All things being equal, it is sad to know that "having experienced a catastrophic security failure" still facilitates security adoption much better than other things.

CME-24 "Rampage"?

Recent weeks brought one interesting development in security standards. Earlier this year, MITRE announced a Common Malware Enumeration standard(CME). It is somewhat analogous to CVE for vulnerability names.

Despite the painful problems with amazing multitude of virus and worm names, CME initially didn't enjoy wide recognition. However, the recent worm outbreak brought it to light and the name CME-24 was used in some press and advisories instead of Kapser, Nyxem, KillAV, Tearec, W32.Blackmail and other names for the same piece of malware used by the antivirus vendors.

You can get more info on CME at

This is a significant development which will increase the importance of standards in information security. The worm itself will likely end up being a non-event, but the fact that many sources referred to it as"CME-24" sure has long term consequences.

Wednesday, February 01, 2006

Slashdot vs MS Security: A Deathmatch :-)

Here is a very fun and insightful interview that Microsoft's VP of Security Mike Nash gave to Slashdot, from all places. It is somewhat long, but definitely a must-read.

For example, here is one bit that relates to Microsoft views on security in 2006. MS Security VP Mike Nash replies to this question: "given that security is a major topic on IT manager's minds these days with security flaws and patches practically making front page news of some publications, what do you feel is going to be the main focus for security in 2006 for yourself and the industry as a whole? "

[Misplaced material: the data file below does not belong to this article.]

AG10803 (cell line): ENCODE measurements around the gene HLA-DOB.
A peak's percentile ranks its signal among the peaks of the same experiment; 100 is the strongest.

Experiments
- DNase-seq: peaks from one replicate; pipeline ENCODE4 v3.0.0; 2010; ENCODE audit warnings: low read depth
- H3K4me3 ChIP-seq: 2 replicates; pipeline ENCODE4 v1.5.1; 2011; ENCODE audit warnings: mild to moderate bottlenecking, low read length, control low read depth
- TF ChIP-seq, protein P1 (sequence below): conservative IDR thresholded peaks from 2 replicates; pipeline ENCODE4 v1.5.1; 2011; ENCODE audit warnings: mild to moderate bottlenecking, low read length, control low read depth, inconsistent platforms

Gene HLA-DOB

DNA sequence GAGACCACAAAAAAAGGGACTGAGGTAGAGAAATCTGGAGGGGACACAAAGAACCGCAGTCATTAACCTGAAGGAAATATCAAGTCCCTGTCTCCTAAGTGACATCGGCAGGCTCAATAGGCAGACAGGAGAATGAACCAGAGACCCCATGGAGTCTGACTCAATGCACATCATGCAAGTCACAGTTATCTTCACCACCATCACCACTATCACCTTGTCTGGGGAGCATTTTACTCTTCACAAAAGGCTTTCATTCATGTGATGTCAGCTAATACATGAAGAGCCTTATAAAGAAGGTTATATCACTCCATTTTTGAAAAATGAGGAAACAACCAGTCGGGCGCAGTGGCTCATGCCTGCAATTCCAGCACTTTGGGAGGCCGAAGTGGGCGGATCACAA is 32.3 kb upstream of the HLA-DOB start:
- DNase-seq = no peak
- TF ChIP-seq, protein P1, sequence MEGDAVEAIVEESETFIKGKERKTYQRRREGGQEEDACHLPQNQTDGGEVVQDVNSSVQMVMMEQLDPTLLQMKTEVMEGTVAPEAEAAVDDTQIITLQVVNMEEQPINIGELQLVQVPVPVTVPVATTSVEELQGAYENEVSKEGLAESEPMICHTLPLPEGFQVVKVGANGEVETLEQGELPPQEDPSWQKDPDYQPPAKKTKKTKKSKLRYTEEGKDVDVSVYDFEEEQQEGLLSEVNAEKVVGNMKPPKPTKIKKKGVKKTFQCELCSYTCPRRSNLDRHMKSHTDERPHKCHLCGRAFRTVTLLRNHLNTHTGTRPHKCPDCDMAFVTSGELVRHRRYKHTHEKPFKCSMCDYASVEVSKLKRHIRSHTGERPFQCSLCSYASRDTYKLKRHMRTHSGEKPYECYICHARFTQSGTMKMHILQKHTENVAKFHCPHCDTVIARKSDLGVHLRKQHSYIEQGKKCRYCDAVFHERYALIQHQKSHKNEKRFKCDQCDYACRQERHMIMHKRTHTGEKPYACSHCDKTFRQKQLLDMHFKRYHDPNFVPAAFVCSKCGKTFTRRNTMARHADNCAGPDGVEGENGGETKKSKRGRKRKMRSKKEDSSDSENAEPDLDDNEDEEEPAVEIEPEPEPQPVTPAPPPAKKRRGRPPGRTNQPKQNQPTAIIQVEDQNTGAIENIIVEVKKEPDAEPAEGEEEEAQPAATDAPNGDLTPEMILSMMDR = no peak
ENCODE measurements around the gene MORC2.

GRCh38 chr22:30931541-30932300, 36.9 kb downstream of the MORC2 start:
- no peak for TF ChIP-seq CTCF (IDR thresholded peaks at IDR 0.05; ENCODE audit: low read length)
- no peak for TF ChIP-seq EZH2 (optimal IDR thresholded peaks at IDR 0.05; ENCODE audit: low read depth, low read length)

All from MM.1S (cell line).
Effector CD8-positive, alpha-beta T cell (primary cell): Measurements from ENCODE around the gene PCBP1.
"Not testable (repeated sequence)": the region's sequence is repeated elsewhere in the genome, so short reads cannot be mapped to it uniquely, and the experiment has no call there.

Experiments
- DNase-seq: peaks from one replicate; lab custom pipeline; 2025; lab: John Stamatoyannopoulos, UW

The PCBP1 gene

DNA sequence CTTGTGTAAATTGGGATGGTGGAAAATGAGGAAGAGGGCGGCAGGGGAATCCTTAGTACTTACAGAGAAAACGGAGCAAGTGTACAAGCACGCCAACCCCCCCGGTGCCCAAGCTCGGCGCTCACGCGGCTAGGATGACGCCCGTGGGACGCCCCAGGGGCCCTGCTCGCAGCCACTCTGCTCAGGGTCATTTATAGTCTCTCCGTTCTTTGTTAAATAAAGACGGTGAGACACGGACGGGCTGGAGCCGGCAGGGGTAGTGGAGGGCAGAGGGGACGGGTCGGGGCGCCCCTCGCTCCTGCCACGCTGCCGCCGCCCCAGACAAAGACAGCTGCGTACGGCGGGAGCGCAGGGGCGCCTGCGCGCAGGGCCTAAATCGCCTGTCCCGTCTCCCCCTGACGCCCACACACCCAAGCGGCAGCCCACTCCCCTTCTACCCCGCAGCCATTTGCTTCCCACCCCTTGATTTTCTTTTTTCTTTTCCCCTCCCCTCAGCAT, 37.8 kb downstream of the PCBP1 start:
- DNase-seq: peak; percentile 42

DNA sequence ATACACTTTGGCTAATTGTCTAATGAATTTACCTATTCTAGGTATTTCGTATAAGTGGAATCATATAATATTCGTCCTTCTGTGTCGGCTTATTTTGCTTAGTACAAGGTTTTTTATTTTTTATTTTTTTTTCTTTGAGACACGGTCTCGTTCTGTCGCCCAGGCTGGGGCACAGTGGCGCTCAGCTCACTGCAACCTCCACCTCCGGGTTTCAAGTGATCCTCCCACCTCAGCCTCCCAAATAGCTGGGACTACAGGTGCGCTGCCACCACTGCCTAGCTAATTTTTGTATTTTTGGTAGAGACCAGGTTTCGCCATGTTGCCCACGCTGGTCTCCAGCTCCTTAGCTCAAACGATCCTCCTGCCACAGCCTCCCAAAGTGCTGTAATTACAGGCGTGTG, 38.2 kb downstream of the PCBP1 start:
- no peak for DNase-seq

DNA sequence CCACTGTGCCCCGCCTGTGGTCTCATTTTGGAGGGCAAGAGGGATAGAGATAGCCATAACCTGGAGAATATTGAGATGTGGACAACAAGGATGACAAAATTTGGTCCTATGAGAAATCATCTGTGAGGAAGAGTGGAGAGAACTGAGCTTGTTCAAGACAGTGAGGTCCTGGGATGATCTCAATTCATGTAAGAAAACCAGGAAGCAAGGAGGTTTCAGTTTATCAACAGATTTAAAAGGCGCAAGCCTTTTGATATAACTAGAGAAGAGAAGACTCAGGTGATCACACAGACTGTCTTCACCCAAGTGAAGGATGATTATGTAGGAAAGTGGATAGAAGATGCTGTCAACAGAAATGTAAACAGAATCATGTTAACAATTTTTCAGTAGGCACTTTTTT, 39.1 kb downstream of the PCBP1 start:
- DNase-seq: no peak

Read the answer at the above link!

2006 Predictions Follow-up - I

So, as most of my readers hopefully still remember :-), I posted my security predictions for 2006 some time ago. How are they doing, so far? :-)

Here is one bit that talks about how much the endpoint security will grow: Enterprise Systems The Shape of Endpoint Security to Come - "Will 2006 be the year of endpoint security? A number of network-access-control approaches are finally coming to fruition."

Are they? The year is still young ...

Dr Anton Chuvakin